Michael Powell, president of NCTA-The Internet & Television Association, met with new Republican FCC Commissioner Brendan Carr last week to try and convince him that the FCC should require broadcasters transitioning to a new ATSC 3.0 next gen broadcast standard to continue to deliver HD signals to their viewers'--and NCTA member's head-ends.
FCC Chairman Ajit Pai two weeks ago circulated the draft text of an order authorizing the voluntary rollout of the standard. That draft could change before the scheduled Nov. 16 vote, but as drafted it does not require broadcasters to continue to deliver HD.
"We decline to adopt requirements regarding the format of the 1.0 simulcast signal. We recognize that broadcasters may face spectrum constraints that could limit their ability to continue to provide HD programming or other enhanced formats on the ir 1.0 simulcast signals," the FCC draft said.
The proposal also would not require an HD version of the 1.0 simulcast signal to be delivered to head-ends. "We also decline to require broadcasters that choose to convert their ATSC 1.0 simulcast signal from HD to SD, or otherwise change the quality of the signal, to deliver a higher resolution signal to MVPDs.
The FCC recognized that not imposing that requirement meant consumers may not get HD signals, which could affect MVPD subs as well as over-the-air.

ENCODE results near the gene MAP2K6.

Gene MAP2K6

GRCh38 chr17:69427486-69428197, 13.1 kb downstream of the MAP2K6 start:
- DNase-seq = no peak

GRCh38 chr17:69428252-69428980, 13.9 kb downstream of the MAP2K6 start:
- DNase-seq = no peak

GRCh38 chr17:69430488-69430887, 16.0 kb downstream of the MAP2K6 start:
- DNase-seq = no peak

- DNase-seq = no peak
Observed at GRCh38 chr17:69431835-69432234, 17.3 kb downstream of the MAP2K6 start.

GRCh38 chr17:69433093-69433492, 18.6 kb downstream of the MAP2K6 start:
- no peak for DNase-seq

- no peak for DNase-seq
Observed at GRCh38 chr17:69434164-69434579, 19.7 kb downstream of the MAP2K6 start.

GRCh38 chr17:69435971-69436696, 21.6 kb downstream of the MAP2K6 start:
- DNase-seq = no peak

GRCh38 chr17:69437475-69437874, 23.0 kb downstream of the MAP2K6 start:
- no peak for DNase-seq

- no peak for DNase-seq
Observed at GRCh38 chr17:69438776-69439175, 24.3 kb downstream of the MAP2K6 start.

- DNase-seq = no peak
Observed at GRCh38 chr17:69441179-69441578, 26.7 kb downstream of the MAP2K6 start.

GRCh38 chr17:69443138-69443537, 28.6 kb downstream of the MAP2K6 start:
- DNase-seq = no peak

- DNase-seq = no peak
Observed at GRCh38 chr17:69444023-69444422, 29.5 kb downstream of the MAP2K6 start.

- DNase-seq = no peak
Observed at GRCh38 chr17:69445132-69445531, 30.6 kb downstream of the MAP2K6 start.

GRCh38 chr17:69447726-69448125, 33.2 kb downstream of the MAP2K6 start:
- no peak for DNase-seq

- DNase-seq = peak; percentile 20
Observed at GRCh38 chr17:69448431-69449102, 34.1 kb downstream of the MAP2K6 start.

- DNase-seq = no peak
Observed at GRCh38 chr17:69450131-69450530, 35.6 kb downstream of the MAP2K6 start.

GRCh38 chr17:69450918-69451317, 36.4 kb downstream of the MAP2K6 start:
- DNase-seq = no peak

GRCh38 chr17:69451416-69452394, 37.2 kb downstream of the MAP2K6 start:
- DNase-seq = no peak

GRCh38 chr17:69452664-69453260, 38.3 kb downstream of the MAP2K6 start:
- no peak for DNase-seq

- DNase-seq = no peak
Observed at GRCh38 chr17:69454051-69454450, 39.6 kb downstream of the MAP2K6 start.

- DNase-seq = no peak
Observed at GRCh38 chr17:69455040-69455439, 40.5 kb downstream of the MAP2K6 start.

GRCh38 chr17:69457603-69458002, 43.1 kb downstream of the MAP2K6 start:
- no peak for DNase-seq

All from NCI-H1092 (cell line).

But, it said it expects broadcasters will provide the highest possible quality signals during the voluntary deployment, just as they provide those high-quality signals today for competitive reasons, though there is currently no mandate to broadcast in HD either.
"[W]hile we urge broadcasters to continue to provide high quality/HD service on their 1.0 simulcast channels to the extent possible, we will rely on broadcasters’ market-based incentives to do so rather than mandating a specific format for simulcast channels. For the same reasons, we also decline to require broadcasters that choose to convert their ATSC 1.0 simulcast signal from HD to SD, or otherwise change the quality of the signal, to deliver a higher resolution signal to MVPDs," the FCC said.
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Powell suggested that wasn't going to cut it, telling Carr that the FCC require that the ATSC 1.0 signal continue to be broadcast in the same format as before. "Consumers should not be required to purchase new TV sets to continue watching HD and other high-quality programming that they enjoy today," he told Carr, with an assist from NCTA SVP Rick Chessen.
Powell and Chessen also put in a plug for scrutinizing broadcasters' use of ATSC 3.0 signals in retrans.
The FCC has proposed not precluding broadcasters from bundling ATSC 3.0 and 1.0 signals in retrans deals, something NCTA had opposed. Powell and Chessen said the FCC needs to "Scrutinize" and broadcaster attempt to secure what they called "premature" ATSC 3.0 carriage by tying it to 1.0, or as they framed it, "unreasonably withholding access to ATSC 1.0.
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Contributing editor John Eggerton has been an editor and/or writer on media regulation, legislation and policy for over four decades, including covering the FCC, FTC, Congress, the major media trade associations, and the federal courts. In addition to Multichannel News and Broadcasting + Cable, his work has appeared in Radio World, TV Technology, TV Fax, This Week in Consumer Electronics, Variety and the Encyclopedia Britannica.